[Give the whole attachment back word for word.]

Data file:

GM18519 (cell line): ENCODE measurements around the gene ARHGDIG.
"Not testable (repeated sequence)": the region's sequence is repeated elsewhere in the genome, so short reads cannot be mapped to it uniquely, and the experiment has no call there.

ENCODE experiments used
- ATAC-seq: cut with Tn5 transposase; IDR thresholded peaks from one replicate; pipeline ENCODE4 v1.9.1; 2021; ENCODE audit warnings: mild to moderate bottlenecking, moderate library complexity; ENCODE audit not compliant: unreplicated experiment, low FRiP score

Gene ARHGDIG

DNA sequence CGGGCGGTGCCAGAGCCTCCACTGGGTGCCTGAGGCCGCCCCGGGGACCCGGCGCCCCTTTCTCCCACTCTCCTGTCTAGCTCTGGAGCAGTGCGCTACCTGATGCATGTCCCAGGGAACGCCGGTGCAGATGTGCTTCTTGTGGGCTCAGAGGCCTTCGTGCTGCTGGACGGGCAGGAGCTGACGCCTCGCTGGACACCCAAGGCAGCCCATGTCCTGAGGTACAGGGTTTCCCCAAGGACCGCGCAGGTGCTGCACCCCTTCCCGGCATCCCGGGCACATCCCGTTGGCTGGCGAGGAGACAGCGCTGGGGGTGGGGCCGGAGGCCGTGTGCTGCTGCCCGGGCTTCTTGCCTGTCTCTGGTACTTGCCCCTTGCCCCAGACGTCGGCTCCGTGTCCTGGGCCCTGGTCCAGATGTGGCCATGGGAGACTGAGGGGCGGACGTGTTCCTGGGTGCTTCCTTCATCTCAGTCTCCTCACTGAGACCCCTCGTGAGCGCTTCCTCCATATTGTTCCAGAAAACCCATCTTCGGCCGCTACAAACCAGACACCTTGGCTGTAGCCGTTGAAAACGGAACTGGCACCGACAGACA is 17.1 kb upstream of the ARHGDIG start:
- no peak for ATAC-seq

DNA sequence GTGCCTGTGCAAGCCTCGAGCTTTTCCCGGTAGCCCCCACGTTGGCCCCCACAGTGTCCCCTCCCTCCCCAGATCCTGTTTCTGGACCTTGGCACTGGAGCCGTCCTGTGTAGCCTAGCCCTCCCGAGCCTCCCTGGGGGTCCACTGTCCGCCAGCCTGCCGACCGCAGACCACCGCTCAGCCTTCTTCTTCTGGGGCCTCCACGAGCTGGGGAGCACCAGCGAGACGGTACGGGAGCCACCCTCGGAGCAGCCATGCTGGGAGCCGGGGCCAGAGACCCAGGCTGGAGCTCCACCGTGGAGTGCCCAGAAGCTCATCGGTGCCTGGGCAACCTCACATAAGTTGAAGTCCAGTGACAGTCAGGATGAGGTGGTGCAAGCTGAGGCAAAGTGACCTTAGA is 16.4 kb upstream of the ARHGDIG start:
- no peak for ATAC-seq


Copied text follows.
GM18519 (cell line): ENCODE measurements around the gene ARHGDIG.
"Not testable (repeated sequence)": the region's sequence is repeated elsewhere in the genome, so short reads cannot be mapped to it uniquely, and the experiment has no call there.

ENCODE experiments used
- ATAC-seq: cut with Tn5 transposase; IDR thresholded peaks from one replicate; pipeline ENCODE4 v1.9.1; 2021; ENCODE audit warnings: mild to moderate bottlenecking, moderate library complexity; ENCODE audit not compliant: unreplicated experiment, low FRiP score

Gene ARHGDIG

DNA sequence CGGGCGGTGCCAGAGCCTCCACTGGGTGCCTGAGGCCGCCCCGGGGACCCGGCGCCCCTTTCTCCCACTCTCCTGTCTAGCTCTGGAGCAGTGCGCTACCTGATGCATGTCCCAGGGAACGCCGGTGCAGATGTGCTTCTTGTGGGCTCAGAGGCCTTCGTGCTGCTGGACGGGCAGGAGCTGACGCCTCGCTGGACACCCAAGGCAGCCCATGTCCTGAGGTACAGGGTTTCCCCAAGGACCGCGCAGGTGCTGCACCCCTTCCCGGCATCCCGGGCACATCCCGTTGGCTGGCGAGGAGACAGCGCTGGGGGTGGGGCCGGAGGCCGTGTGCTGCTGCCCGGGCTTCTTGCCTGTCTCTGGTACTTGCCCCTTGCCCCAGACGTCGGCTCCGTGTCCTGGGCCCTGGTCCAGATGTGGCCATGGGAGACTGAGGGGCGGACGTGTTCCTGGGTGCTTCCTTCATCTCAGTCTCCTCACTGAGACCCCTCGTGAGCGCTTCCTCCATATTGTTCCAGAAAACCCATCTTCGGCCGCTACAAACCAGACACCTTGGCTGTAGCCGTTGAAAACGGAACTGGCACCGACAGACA is 17.1 kb upstream of the ARHGDIG start:
- no peak for ATAC-seq

DNA sequence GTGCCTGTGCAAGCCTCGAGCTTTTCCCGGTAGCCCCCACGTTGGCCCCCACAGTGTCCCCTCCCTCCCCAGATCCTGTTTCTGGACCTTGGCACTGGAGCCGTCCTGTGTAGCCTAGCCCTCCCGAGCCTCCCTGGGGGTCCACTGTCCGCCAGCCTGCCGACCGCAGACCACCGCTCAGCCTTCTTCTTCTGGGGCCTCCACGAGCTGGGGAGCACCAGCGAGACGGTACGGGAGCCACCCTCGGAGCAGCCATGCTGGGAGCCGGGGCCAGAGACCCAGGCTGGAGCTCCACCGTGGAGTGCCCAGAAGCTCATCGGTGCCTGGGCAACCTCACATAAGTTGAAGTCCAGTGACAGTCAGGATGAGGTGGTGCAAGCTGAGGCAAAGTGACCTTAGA is 16.4 kb upstream of the ARHGDIG start:
- no peak for ATAC-seq